If there is any flagship promise by the President Nana Addo Dankwa Akufo-Addo government that may not be fulfilled before 2020, it is the pledge to digitally register every Ghanaian citizen and resident into a full-proof database.
While the president is hitting the ground running in order to keep the Free Senior High School (SHS) Policy, One District, One Factory; One Village, One Dam, the Special Prosecutor, development authorities and others moving, there is little or nothing to show that the National Identification project is on track.
As if placed under a curse, the policy seems to be reeling under the very credibility problems it had faced since its inception in 1973; and there seems to be no end in sight to its woes.
Ghana Card, as it is popularly called, is supposed to be a proof of the identity, citizenship and residence of the holder. First introduced in 1973, it was issued to citizens in the border regions of Ghana including Volta, Northern, Upper East and Upper West, Brong Ahafo, and parts of the Western Region, only to be discontinued three years later due to problems with logistics and finance.
Again, in 1987, the Provisional National Defence Council (PNDC) government revisited the project but could not pursue it due to economic difficulties. It came to the fore once again in 2001 for national discourse, and by 2003, the National Identification Secretariat was set up.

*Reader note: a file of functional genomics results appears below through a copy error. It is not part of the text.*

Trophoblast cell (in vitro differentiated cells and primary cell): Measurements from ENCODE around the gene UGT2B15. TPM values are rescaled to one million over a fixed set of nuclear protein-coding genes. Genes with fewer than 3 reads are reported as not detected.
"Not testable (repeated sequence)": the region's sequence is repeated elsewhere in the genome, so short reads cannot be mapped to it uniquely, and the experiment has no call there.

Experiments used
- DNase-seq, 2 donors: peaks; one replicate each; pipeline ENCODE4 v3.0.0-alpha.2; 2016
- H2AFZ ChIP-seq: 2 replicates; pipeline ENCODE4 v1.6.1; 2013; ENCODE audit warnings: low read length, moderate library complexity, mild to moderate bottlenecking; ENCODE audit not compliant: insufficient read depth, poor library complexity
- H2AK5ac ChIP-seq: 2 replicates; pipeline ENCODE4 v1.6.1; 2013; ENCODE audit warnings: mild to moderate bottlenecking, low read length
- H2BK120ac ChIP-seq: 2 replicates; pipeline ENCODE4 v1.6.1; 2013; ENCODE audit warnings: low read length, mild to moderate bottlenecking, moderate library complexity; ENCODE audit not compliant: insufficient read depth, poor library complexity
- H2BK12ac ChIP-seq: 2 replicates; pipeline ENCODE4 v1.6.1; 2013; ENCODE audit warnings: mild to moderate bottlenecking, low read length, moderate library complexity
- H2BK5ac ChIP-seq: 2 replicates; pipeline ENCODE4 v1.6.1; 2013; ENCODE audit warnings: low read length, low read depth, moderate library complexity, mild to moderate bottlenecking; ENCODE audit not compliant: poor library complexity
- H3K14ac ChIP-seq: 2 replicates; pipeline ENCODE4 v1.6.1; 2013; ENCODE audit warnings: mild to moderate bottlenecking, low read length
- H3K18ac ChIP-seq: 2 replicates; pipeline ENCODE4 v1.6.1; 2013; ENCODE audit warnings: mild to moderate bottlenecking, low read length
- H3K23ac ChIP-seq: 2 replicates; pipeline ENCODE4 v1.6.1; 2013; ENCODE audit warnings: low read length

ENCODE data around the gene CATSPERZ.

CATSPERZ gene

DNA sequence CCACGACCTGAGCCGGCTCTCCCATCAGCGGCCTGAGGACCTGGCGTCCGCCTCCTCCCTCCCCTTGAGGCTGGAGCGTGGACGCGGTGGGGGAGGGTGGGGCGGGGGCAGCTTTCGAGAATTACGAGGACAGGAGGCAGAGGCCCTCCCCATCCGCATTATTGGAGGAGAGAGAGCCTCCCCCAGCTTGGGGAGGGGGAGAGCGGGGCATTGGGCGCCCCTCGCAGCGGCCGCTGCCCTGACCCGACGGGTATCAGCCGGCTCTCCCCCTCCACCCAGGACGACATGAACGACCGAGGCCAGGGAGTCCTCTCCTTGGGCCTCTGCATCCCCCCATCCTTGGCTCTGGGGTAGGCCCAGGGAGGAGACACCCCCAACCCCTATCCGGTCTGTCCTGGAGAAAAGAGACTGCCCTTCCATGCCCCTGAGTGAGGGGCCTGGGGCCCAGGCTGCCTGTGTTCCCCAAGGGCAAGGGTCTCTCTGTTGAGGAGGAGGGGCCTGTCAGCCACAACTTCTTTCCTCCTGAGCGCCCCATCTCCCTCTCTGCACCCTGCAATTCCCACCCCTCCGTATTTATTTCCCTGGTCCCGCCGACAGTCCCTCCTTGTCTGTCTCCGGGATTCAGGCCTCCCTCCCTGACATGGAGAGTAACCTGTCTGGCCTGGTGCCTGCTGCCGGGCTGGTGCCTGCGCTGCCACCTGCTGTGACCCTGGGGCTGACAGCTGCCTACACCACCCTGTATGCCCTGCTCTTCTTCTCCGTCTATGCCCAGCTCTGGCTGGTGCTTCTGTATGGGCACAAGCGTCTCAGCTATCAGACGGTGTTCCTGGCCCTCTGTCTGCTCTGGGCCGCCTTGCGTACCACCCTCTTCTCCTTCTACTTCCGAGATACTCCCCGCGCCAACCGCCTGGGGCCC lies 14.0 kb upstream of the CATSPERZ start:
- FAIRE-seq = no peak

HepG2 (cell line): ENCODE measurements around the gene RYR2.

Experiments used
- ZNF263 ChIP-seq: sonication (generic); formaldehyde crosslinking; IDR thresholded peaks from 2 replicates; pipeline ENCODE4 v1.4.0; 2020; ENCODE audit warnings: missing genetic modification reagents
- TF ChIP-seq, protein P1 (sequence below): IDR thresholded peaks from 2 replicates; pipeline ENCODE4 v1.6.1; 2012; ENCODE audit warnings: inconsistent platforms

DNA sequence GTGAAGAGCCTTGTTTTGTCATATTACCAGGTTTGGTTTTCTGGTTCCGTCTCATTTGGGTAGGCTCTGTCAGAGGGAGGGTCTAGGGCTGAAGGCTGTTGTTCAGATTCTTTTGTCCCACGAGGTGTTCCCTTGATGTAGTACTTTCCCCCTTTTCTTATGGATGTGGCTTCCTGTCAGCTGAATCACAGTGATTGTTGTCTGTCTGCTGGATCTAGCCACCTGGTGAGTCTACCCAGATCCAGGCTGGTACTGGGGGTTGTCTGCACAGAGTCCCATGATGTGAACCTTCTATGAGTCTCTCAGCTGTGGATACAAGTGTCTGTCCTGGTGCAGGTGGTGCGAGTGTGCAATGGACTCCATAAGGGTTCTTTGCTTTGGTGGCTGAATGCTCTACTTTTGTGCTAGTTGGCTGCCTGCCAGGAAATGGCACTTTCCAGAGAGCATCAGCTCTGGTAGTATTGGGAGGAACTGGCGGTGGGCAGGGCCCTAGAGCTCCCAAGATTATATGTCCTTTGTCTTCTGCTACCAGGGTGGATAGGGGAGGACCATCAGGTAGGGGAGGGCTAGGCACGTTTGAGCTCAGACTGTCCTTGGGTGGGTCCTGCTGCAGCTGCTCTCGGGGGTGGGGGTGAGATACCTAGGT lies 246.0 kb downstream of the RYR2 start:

The Act establishing the Authority was finally passed in 2006, with Prof. Ernest Dumor appointed as the Executive Secretary. He was replaced by Dr. William Ahadzie in 2009.
Today, eighteen months into the Akufo-Addo administration, Ghanaians are not sure whether the fifth attempt by successive administrations to revive it is feasible.
Recently, the so-called challenges of NIA was deepened with a former Head of Technology and Executive Secretary, Mr Osei Kwame Griffiths, challenging the cost of the whole project.
In fact, at a point, so bad were things that, Professor Ken Agyeman Attafuah, suggested in the media that the Authority’s failure to meet its timelines for beginning registrations and issuance of the cards could be as a result of SABOTAGE.
After entangling itself with the controversial $1.22 billion budget, and having been reportedly provided with a 128 kilobyte capacity data, an office, logistics and staff, the presence of NIA can hardly be felt in any part of the county. All that Ghanaians have seen or heard in the past one year are series of embarrassingly disappointing promises and apologies.
The last time NIA was in the media was two months ago when the it reportedly registered the Asantehene, Otumfuo Osei Tutu II, at the Manhyia Palace.
THE PUBLISHER is worried that, in this age and time, an all-important policy as the registration of the good people of Ghana would be so toyed with in the lackadaisical manner the current leadership of the NIA is going about it.
We know President Akufo-Addo as a man of his words and a problem-solver, who considers the implementation of this policy very dear to his heart. But the way it is being toyed with, one does not get the impression its implementation is high on the national agenda.
The paper wishes to call on the president to take another look at the operations of the Authority and ‘do something’, before things get out of hand.
This snail approach to such a crucial programme is unacceptable.